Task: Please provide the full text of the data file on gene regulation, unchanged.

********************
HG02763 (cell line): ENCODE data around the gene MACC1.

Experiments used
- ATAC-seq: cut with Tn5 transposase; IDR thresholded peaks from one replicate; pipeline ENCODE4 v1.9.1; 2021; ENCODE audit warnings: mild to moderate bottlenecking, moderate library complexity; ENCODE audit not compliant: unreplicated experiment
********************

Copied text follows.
HG02763 (cell line): ENCODE data around the gene MACC1.

Experiments used
- ATAC-seq: cut with Tn5 transposase; IDR thresholded peaks from one replicate; pipeline ENCODE4 v1.9.1; 2021; ENCODE audit warnings: mild to moderate bottlenecking, moderate library complexity; ENCODE audit not compliant: unreplicated experiment